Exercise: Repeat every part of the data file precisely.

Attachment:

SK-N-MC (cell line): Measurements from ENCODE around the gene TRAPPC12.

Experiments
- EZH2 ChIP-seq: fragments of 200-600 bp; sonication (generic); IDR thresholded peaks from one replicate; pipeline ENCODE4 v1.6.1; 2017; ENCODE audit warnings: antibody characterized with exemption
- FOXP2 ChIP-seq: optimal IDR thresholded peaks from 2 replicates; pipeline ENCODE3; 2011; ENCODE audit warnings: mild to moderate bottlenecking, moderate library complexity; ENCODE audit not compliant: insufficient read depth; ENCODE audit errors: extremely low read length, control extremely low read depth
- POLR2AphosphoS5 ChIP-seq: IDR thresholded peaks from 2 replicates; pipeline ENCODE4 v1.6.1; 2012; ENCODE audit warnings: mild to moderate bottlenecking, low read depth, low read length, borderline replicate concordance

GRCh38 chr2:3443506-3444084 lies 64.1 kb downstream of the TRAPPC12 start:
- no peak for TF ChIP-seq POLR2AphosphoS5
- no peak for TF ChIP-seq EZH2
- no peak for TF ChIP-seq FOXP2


SK-N-MC (cell line): Measurements from ENCODE around the gene TRAPPC12.

Experiments
- EZH2 ChIP-seq: fragments of 200-600 bp; sonication (generic); IDR thresholded peaks from one replicate; pipeline ENCODE4 v1.6.1; 2017; ENCODE audit warnings: antibody characterized with exemption
- FOXP2 ChIP-seq: optimal IDR thresholded peaks from 2 replicates; pipeline ENCODE3; 2011; ENCODE audit warnings: mild to moderate bottlenecking, moderate library complexity; ENCODE audit not compliant: insufficient read depth; ENCODE audit errors: extremely low read length, control extremely low read depth
- POLR2AphosphoS5 ChIP-seq: IDR thresholded peaks from 2 replicates; pipeline ENCODE4 v1.6.1; 2012; ENCODE audit warnings: mild to moderate bottlenecking, low read depth, low read length, borderline replicate concordance

GRCh38 chr2:3443506-3444084 lies 64.1 kb downstream of the TRAPPC12 start:
- no peak for TF ChIP-seq POLR2AphosphoS5
- no peak for TF ChIP-seq EZH2
- no peak for TF ChIP-seq FOXP2